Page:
Friday, January 18, 2013

Federal Deficits: The Blame Game

Assigning blame for the national deficits is an excellent intellectual past-time for those not occupied by watching sports or filling out crossword puzzles.  Many explanations exist for rising federal deficits, including the bad economic "weather" (which even most economists failed to forecast), the rise of socialism, global warming, or even the End of the World.  While all of these explanations may contain elements of truth, a far simpler explanation lurks just outside the realm of direct cause:  The President.

The figure below illustrates the federal deficit in each of the years 2000 to 2012.  The source of this data is none other than Obama's minions:  See Table 1.  (Technical note:  As of today, Table 1 contained only an estimate for 2012.  I substituted a lower figure from the liberal media.)
At face value, considering the years he was in office (2001-2008), Bush's average deficit was about 250 billion.  Obama's (2009-2012) was about 1300 billion.  But this is probably not a fair comparison.  When a president takes office, spending for the coming year has already largely been determined by Congress and the previous president.  Supposing that it takes one full year before a new President deserves significant responsibility for spending levels, we must give Bush credit for the whopper 2009 deficit, and take away his little 2001 surplus.  This little adjustment would put Bush's average at about 450 billion and reduce Obama's average to about 1250 billion.  The remaining difference shrinks a bit if we also take into account inflation, or consider the deficit as a fraction of GDP, which has continued to rise overall despite the brief recession.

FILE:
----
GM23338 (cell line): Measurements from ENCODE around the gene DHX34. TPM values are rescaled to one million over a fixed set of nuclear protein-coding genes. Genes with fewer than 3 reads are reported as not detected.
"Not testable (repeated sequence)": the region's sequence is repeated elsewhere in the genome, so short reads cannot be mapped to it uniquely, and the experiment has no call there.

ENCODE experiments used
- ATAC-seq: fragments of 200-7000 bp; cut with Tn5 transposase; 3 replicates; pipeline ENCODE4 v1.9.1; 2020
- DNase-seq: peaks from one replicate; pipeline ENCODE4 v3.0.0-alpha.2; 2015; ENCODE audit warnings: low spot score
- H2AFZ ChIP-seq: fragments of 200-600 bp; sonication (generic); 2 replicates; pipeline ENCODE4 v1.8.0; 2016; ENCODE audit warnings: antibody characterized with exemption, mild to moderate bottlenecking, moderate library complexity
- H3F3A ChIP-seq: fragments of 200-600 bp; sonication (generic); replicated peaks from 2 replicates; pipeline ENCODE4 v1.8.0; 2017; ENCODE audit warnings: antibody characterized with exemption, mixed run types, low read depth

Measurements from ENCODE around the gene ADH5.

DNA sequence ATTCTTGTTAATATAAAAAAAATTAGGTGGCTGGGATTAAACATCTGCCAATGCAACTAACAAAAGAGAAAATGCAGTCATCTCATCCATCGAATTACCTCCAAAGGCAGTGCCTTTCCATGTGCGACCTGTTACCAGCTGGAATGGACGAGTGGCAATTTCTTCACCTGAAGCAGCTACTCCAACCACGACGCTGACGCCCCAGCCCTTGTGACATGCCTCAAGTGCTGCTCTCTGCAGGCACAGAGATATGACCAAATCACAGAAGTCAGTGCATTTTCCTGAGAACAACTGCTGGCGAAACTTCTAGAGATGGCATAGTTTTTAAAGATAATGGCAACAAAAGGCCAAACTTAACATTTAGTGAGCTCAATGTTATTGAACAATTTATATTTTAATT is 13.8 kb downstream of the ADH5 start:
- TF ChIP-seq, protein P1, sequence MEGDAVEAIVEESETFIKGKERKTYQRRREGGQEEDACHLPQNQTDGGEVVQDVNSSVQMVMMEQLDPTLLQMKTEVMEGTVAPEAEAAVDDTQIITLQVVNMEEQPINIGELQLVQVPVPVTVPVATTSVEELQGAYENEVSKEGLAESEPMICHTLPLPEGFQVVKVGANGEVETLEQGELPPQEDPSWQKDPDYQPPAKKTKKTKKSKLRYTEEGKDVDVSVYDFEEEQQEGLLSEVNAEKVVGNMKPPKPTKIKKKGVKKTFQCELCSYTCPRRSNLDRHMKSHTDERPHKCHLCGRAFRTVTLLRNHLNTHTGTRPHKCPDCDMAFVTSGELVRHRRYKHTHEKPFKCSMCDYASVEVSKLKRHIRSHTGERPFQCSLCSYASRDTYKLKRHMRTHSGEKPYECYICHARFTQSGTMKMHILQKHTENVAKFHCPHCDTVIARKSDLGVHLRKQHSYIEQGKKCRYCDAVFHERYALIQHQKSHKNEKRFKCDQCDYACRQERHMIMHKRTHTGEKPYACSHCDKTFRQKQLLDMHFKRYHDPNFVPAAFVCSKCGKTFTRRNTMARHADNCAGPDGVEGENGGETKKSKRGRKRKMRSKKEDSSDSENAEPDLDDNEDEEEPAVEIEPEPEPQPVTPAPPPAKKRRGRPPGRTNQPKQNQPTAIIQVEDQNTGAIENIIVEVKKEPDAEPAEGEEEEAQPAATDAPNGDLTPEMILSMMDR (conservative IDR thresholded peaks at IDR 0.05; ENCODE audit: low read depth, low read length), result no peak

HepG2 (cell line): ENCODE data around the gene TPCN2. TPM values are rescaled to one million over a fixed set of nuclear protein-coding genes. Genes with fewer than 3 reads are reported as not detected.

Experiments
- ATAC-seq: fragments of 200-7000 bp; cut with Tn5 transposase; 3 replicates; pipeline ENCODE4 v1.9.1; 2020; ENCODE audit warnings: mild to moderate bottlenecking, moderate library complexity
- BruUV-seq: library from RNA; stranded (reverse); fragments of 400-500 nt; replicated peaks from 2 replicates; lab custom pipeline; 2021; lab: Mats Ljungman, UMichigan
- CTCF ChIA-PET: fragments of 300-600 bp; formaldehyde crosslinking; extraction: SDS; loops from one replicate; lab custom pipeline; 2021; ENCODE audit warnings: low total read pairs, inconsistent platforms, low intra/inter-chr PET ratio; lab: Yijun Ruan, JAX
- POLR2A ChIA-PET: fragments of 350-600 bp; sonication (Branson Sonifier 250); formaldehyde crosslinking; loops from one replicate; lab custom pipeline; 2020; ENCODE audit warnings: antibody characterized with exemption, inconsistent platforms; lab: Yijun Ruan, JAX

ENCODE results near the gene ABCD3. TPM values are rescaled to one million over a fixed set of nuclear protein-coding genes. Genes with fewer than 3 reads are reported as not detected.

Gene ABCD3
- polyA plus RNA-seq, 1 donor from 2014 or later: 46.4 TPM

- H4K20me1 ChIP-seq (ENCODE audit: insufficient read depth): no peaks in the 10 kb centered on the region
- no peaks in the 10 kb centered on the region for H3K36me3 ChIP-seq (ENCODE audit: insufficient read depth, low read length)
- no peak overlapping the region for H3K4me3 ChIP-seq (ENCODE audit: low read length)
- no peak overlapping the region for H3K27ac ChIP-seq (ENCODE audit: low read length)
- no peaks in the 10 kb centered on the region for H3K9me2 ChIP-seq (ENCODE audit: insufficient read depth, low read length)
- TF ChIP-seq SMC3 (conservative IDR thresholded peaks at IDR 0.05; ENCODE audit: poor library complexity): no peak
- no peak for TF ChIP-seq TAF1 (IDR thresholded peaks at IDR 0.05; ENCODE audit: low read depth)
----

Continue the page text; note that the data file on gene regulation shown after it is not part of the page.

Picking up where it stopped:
For those who are particularly concerned with wars and military spending, it seems that defense spending has shifted in focus from Iraq to Afghanistan, but the overall level of spending has remained quite stable in the transition from the Bush years to the Obama years.


Anonymous Anonymous said...

Lies, damn lies, and statistics. Show the budgets and tax revenues over the same period. Better yet, show them for states as well.

8:14 PM  

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